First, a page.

The article also speaks to the fact that certain girls will be called out for their inappropriate dress more often, while other students can often get away with dress code violations. This is something to which I can very much relate; as this was something I struggled with in high school rather often. When I was in high school, we had dress code rule that stated the straps on our shirts had to measure three fingers across and our skirts or shorts had to be “fingertip length”, meaning that if you held your arms at your sides, the hem would be no shorter than wherever your fingertips lie. Most of the time, I had no trouble following the rules, but when it got warmer outside, I would definitely attempt to press my luck sometimes because my school was old, the AC was awful, and the heat could make it hard to focus. I got called out more than once for wearing spaghetti straps or wearing a skirt that didn’t come practically down to my knees. It was so annoying because honestly, no one else cared, but even more so because I know that other girls got away with wearing much less. I distinctly remember on one occasion that a teacher pulled me aside to tell me that my skirt was too short and while she would let it slide today, I shouldn’t wear it to school without something underneath in the future. I agreed and only moments later I saw a girl wearing a similar skirt and not a single teacher made a comment. Also, I’m a tall person and I just happen to like wearing skirts and dresses and shorts. Do you know how hard it was to find appropriate length attire in the late 2000s that didn’t look like it was made for your grandmother? It was a challenge. Even today, it’s still a challenge to find clothing that fit dress codes, especially if you’re on a budget and your only options are places like Target or fast-fashion stores like Forever 21. It’s annoying as hell, but I’m hoping that future generations of children won’t have to deal with these same problems because enough students realize how problematic these things are. A quick Google search of girls protesting the dress code will give you some inspiring results.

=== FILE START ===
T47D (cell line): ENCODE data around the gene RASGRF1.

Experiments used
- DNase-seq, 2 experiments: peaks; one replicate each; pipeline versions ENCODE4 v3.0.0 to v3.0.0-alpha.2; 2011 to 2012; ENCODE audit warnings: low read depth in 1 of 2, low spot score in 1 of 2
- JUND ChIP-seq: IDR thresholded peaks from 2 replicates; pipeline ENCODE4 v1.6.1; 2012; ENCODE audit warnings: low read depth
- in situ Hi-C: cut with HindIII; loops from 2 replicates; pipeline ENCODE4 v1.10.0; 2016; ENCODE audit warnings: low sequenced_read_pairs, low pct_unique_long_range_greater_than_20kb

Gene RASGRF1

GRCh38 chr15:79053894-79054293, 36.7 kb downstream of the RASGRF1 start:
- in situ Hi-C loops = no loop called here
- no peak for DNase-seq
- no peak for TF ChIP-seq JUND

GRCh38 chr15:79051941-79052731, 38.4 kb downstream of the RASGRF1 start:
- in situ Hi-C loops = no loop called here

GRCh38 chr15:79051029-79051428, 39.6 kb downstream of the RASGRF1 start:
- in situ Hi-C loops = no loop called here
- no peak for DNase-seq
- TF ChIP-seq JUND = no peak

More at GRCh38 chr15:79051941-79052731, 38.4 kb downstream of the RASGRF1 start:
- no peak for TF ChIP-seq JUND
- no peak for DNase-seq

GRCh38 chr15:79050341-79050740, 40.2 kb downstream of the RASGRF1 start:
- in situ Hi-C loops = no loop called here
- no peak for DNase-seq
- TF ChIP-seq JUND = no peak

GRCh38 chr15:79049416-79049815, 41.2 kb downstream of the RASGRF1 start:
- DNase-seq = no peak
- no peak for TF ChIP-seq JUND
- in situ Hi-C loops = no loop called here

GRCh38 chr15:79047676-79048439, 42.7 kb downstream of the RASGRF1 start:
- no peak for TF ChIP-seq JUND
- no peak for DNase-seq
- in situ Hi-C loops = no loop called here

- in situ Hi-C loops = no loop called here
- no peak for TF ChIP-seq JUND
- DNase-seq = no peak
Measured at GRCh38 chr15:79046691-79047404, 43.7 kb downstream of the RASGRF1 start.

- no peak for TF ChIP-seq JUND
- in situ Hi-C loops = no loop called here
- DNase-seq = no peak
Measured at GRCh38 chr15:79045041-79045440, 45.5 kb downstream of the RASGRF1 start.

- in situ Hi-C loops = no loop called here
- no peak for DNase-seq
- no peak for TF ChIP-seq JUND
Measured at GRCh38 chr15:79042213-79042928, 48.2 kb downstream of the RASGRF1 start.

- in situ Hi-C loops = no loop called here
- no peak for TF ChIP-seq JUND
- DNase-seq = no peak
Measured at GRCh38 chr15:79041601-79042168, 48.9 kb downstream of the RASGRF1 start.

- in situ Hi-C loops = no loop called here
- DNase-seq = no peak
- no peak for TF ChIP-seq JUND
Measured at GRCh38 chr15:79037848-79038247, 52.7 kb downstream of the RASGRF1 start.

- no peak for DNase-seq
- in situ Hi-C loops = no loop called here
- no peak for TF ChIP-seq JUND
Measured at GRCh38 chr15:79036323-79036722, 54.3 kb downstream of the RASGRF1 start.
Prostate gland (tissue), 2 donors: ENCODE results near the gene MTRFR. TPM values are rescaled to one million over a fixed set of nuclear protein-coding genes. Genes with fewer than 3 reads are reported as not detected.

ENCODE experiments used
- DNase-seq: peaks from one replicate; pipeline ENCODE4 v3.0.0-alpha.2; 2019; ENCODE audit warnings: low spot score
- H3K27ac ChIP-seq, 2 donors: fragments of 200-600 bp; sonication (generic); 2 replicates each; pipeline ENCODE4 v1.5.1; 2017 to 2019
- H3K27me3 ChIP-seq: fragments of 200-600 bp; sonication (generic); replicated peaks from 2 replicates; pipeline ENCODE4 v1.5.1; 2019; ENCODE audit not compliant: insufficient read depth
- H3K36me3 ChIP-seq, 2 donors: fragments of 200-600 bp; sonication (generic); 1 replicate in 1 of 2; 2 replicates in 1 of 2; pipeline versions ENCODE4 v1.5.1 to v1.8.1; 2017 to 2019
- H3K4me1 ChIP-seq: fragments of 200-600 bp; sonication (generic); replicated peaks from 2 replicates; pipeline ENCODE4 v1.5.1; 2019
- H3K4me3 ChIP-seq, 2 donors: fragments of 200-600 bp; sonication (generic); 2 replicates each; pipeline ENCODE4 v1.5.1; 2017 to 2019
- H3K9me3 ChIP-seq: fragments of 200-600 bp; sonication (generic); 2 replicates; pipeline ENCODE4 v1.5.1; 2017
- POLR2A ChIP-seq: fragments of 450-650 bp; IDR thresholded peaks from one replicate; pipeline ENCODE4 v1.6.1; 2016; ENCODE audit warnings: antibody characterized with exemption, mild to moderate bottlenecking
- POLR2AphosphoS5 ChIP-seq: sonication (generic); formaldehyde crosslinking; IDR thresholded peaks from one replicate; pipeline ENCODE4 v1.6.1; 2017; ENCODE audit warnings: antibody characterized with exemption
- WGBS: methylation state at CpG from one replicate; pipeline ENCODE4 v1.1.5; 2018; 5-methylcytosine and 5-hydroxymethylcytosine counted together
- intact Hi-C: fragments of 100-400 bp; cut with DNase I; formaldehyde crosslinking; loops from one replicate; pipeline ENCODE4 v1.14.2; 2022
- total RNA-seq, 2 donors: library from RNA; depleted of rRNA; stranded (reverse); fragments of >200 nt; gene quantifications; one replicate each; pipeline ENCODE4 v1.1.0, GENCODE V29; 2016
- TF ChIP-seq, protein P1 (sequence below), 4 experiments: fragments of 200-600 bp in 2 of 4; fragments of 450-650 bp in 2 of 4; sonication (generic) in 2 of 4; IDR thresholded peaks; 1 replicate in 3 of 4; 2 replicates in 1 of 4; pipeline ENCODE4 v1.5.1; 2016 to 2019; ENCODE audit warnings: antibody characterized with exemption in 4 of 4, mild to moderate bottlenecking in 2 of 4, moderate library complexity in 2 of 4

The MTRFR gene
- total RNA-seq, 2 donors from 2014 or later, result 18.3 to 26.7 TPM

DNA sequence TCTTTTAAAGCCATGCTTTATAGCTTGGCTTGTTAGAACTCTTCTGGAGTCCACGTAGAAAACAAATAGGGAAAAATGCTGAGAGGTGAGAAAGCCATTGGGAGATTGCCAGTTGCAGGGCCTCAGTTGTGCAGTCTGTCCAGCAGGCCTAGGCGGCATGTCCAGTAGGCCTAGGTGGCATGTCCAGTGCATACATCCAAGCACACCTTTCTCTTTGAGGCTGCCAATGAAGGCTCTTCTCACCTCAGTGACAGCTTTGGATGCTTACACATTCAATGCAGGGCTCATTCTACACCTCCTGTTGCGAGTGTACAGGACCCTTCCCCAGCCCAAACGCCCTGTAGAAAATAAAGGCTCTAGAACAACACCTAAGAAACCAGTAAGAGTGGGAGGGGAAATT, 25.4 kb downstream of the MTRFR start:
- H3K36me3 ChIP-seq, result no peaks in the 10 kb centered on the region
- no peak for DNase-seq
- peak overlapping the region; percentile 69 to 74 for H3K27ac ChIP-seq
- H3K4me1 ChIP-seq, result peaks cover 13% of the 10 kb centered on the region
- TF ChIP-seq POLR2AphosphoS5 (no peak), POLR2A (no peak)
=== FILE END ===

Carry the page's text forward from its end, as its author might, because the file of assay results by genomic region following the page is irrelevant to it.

While that example is upsetting in that it demonstrates the sexism women experience, the consequences could be much worse. For instance, in Vietnam, a waterpark called Ho Tay decided to offer free admission earlier this year. As one might expect, major chaos ensued and part of that mess was a large group men that showed up at the park solely to molest women. They waited in the lazy river and attacked groups of females as they passed. According to the information I found, it’s estimated that at least 20 girls were assaulted. Unfortunately, finding more information beyond the Tumblr post I’ve linked to above and some Vietnamese news sources, there wasn’t much other information to be found. However, the exact details of the story may not be as troubling as psychology professor Pham Phuc Thinh’s reaction to the situation. In this article, he states that women should be protecting themselves from men since men can’t control their arousal. It almost seems as though he’s saying the girls shouldn’t be wearing bathing suits to the park because it exposes too much skin and it makes the men act in inappropriate ways. This says so much about what’s wrong with the world. What the heck are girls supposed to wear to the pool? They were simply dressing for the activity they’re participating in. As someone on Tumblr says, what are you supposed to do, wear armor? It’s so upsetting that people feel it’s acceptable to blame the victims of these horrible crimes. When are people going to realize that women’s attire is absolutely no excuse? It’s horrible, but the fact that victim blaming is now being recognized and we aren’t just accepting it and saying that “men will be men” will be is promising to me. As I tend to say at the end of these posts, we may not have eliminated sexism yet, but I think there’s a great amount of progress being made.